Can a person survive without literacy?
By Marianne Parente
You cannot read your name. You cannot sign your name. You are an X with a thumb print. Life is not full of opportunities for you. You haven’t learned your numbers? Using a cell phone is nearly impossible. You are short changed in the market. Instructions for taking medication properly are not understood. No one values your opinion because you don’t know or understand anything. If you travel somewhere new, how will you find your way? When someone says you have no legal rights, are they telling the truth?
Afghanistan has many problems and many will say there are more important things than literacy in the fight for survival. I think about my conversation with the ladies at the Marastoon and remember that their world is so small that they ‘do not even know what to wish for’. What would they wish for if they could read the news, find out what the rest of the world is doing?
Can one survive without literacy and numeracy? The answer may seem to be yes, although such a life might be considered sub-human. It is hard to think about donating money for someone to learn to read when you know they are hungry – but feeding the mind, like teaching someone to fish, may be the better gift.
The Linda Norgrove Foundation has been keen to support literacy from the very start. It is all the stories of failures and even threats to the teachers and students that have given them pause. After many months and many conversations, they are ready to begin this work with a strong partner to show them the way. The Canadian Women for Women of Afghanistan – CW4W Afghan – are firm in their commitment to bring education to the women and girls of Afghanistan. And, if they bring a few men and boys along with them, that is ok too. Read the story of how the programme began in 2008.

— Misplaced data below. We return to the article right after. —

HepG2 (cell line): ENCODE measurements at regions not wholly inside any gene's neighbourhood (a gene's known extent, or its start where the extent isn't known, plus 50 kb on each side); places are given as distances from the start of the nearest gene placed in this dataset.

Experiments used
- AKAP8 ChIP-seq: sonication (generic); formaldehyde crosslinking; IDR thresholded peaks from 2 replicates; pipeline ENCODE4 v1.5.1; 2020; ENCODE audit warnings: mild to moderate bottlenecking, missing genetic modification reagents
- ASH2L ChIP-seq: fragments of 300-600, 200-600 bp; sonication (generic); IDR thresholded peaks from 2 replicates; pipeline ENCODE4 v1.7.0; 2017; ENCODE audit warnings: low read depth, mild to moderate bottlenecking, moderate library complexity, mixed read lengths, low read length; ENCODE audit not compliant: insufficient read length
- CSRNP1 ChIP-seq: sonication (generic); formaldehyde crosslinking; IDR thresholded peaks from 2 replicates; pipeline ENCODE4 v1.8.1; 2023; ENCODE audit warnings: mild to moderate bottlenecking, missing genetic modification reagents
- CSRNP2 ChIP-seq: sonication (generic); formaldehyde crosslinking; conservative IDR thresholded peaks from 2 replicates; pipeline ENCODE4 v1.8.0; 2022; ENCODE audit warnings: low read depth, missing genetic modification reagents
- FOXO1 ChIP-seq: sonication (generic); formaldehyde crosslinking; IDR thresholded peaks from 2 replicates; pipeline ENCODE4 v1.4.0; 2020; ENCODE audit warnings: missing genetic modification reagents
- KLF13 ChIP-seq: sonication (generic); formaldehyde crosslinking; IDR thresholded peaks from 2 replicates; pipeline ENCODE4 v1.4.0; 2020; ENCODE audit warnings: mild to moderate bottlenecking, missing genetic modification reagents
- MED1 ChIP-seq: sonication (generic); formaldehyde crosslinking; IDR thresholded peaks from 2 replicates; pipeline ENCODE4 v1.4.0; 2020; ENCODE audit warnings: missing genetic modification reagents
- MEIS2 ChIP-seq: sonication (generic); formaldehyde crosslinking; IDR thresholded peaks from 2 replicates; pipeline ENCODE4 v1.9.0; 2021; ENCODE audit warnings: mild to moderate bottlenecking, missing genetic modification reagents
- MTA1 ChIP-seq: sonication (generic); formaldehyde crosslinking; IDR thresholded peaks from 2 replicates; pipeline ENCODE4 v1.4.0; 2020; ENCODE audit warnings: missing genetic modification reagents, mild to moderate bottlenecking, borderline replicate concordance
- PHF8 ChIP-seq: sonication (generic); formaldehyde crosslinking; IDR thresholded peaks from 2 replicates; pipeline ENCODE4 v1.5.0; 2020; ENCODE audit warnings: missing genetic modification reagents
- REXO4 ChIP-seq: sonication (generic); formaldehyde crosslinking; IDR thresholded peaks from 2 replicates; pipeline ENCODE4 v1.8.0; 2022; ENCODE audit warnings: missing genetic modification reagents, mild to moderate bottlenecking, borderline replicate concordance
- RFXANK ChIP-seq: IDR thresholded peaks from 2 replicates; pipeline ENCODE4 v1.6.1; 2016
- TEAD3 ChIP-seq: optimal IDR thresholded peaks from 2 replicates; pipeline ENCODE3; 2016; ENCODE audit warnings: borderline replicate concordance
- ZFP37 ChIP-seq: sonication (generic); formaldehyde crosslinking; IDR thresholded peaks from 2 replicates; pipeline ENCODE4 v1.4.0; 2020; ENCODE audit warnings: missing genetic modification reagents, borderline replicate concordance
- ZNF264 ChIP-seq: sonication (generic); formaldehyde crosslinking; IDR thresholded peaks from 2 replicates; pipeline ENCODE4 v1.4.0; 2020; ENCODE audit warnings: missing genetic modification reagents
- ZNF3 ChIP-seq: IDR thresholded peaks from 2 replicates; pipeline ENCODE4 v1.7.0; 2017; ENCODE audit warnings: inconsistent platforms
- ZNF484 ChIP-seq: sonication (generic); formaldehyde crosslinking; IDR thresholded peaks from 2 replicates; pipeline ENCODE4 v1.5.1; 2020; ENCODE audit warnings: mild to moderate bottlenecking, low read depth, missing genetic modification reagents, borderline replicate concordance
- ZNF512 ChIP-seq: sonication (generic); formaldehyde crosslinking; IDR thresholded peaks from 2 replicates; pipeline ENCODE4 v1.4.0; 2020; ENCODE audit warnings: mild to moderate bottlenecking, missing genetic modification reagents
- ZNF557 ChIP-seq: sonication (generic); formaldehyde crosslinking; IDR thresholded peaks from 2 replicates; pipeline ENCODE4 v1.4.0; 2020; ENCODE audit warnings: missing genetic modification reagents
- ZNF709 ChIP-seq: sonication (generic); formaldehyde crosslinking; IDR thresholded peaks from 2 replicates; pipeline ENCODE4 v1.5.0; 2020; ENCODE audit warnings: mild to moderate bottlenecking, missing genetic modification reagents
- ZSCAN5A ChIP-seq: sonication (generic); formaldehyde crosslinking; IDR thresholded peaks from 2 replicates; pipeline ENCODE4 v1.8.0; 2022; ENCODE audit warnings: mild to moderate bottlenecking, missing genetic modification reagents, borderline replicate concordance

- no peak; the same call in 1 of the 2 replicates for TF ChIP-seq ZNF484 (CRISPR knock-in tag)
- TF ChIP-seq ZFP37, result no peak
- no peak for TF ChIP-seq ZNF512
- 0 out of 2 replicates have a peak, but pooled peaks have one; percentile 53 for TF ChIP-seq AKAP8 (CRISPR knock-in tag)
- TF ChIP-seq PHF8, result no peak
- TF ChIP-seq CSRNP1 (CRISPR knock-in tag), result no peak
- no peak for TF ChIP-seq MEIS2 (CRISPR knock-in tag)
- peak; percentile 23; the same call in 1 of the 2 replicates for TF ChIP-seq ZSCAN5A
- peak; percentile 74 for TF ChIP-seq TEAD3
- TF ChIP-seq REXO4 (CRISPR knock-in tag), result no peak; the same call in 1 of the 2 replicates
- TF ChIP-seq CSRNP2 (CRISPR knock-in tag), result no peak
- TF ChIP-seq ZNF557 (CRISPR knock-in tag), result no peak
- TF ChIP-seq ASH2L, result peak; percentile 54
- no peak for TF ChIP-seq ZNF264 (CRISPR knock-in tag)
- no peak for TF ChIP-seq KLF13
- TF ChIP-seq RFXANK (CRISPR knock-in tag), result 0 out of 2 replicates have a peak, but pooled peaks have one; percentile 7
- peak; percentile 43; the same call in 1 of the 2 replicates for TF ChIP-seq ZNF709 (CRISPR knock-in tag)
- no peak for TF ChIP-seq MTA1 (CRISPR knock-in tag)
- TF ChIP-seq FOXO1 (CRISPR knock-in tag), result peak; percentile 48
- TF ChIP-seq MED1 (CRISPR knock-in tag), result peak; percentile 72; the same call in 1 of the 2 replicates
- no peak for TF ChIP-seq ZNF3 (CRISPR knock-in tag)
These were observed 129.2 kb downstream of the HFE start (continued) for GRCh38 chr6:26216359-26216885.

The Canadian women have found a model that works. Find a community willing to embrace the concept of education for all of its members, identify a committed teacher known to or approved by the village, provide training, supervision, a room to meet, heat in the winter, basic supplies, add a library in a box and you have a village literacy program for the young and old. Another success factor – attend class every day. Everyone works hard in a village – even the children. Experience has shown a short class every day results in a higher success rate that a longer class fewer times a week.
From one village, then two, word of the classes’ success has spread and now four more villages in the valley want classes and libraries of their own. It has taken time to identify teachers, find space, and raise money but finally CW4W Afghan and the Linda Norgrove Foundation are ready to start in partnership this new project – ‘Village Literacy Centres and Libraries’. Each village has approximately 35 women and girls who are already pre-registered for the classes. This project will benefit approximately 250 Afghan women and girls over the next 12 months and a further 3,000 villagers will benefit from the library resources.
Please read, watch and support us as we tell the stories of these determined students. We can read academic papers about the projected impact literacy will have on a village but now, we have the opportunity to witness this for ourselves. It will be a long difficult road with many discouragements along the way but I am excited to be a part of this endeavour even in a small way. I hope the stories will capture your imagination as the imagination of the students grows with every new word they learn.